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Novartis cancer therapy Will exclusive collaborations yield more drug breakthroughs?  

Human T cells belonging to cancer patients arrive at Novartis's Morris Plains, N.J., facility

Each round of Kymriah treatment is custom-manufactured for an individual patient by engineering their own cells to combat their specific cancer.

(Keystone)


US regulatory approval of a pioneering leukaemia drug licensed to Switzerland’s Novartis marks a pivotal moment in biomedical research, in part because the breakthrough was made through an agreement between Big Pharma and university researchers.

The announcement on Wednesday of the US Food and Drug Administration’s (FDA) approval of Kymriahexternal link came earlier than anticipated; the therapy had been recommended for approval a mere six weeks earlier. The US regulatory body’s decision was based on the results of a Novartis-sponsored clinical trial, in which 52 of 63 patients (83%) who received the Kymriah treatment achieved remission from their cancer within three months.

The therapy’s approval made headlines around the globe for the medical paradigm shift it heralds, as well as for its unprecedentedly high price tag. But another game-changing aspect of the therapy is how it came about: Kymriah is the result of a five-year “exclusive global collaboration” between Novartis and the Philadelphia-based University of Pennsylvania.

What is Kymriah and what does it do?

Kymriah, formerly known as CTL019, is a type of immunotherapyexternal link known as a chimeric antigen receptor T cell (CAR-T) therapy, and is first of its kind to receive FDA approval. Kymriah is intended for use in patients with a specific type of childhood leukaemia known as ALLexternal link. It is a one-time treatment that involves modifying a patient’s own T-cells – a type of white blood cell – and then using them to target and destroy cancer cells. Until now, ALL has had a very poor survival rate – fewer than 10% of patients survive five yearsexternal link

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AP video

Central to the agreement, struck in 2012, was the construction of the Novartis-Penn Center for Advanced Cellular Therapeutics, which Novartis hailedexternal link as the “first-of-its-kind” for its focus on CAR-T immunotherapy development. It opened on the UPenn campus in 2016external link thanks in part to a $20 million (CHF19.3 million) investment from the Swiss pharmaceutical giant. Novartis also holds the exclusive worldwide license to the CAR-T technology Kymriah is based on, as well as commercial rights to any CAR-T based therapies developed as part of the collaboration.

Kymriah only needs to be administered once, but the price of the treatment is $475,000 (CHF456,803).

(Keystone)

“Drug discovery is a team sport and no one company can do it alone. Collaborations with academia are critically important,” Sileia Urech, director of Novartis Communications Switzerland, told swissinfo.ch.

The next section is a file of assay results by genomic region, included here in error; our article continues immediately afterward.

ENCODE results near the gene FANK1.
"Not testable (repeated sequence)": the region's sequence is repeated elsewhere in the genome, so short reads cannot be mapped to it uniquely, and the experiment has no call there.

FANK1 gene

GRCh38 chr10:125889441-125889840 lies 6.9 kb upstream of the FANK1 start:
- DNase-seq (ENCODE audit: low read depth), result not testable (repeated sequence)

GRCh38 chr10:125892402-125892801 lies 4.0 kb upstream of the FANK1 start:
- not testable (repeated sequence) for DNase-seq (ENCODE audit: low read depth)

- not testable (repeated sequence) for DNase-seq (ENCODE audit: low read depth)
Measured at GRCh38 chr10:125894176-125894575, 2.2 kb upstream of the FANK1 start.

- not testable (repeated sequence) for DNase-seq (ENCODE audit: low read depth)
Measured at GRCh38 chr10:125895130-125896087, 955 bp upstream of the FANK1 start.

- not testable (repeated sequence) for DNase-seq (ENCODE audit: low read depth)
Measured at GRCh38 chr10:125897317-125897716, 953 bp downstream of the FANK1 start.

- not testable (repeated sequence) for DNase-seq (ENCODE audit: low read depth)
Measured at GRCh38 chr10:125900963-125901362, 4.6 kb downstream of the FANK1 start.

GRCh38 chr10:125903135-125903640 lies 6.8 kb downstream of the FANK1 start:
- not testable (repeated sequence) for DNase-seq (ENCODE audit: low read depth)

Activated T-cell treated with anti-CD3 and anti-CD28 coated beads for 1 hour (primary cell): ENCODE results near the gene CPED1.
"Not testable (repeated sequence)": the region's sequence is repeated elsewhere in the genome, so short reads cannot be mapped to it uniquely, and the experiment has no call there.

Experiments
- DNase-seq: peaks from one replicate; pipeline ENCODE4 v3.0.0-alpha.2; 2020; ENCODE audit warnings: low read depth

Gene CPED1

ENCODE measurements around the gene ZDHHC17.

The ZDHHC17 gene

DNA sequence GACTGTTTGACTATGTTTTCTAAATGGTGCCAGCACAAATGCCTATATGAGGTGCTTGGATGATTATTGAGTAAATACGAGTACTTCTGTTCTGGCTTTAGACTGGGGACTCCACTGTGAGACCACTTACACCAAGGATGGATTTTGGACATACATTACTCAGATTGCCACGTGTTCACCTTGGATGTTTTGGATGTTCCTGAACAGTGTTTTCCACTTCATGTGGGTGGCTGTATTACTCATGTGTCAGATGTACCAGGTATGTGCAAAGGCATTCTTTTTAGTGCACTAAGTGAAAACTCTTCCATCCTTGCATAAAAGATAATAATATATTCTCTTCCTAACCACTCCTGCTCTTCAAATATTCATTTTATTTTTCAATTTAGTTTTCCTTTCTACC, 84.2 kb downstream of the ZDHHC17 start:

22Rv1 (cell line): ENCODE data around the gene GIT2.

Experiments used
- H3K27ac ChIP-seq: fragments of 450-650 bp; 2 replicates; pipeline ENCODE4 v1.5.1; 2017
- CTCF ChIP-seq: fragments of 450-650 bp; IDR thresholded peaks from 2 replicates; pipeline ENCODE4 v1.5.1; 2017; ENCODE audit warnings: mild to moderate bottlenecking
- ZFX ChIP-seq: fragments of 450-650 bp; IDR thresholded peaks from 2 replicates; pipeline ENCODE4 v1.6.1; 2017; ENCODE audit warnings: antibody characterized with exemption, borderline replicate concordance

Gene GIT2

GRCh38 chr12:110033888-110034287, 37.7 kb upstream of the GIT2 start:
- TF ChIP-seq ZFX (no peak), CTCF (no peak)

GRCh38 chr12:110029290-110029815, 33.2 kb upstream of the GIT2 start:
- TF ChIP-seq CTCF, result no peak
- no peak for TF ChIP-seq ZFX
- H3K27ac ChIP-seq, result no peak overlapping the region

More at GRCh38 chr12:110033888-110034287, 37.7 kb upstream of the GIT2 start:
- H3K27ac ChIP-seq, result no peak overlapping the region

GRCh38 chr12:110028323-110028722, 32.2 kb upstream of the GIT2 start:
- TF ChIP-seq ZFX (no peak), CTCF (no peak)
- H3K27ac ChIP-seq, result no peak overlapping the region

“Getting to know a partner and establishing ways of working together can be challenging at first, but this eventually gets worked out and major benefits are realised – such as getting access to different ideas and technologies that can help advance the discovery and development of new medicines.”

In the wake of the fruitful Novartis-Penn agreement, it will remain to be seen whether such collaborations will lead to greater research and development success overallexternal link, especially in light of the historically contrasting cultures of industrial and academic research environments, as well as ethical concernsexternal link over the results of industry-sponsored clinical trials.

Swiss investment

In 2016, Novartis invested some CHF3.4 billion in R&D in Switzerlandexternal link, and currently has several ongoing collaborations with Swiss universities and institutes, including the Federal Technology Institute ETH Zurich and the Paul Scherrer Institute. The company also runs a joint project with the University Hospital Basel, in which tissue samples gathered by the university are made available to Novartis for research into treatments for liver diseases.

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“Active engagement with the academic ecosystem in Switzerland will continue to be a priority,” Urech says.

Overall, private sources of funds to institutes of higher education have been on the rise in Switzerland over the last decade or so, reaching 8.4% of total funding in 2014.

In April last year, Swiss public television SRF reported that over 300 collaborations with third parties – mainly private donors – were in place at Swiss universities. Pharmaceutical company Sandoz and its foundation, for example, sponsor six professorships at four Swiss universities in the fields of chemistry and microbiology, SRF reported.

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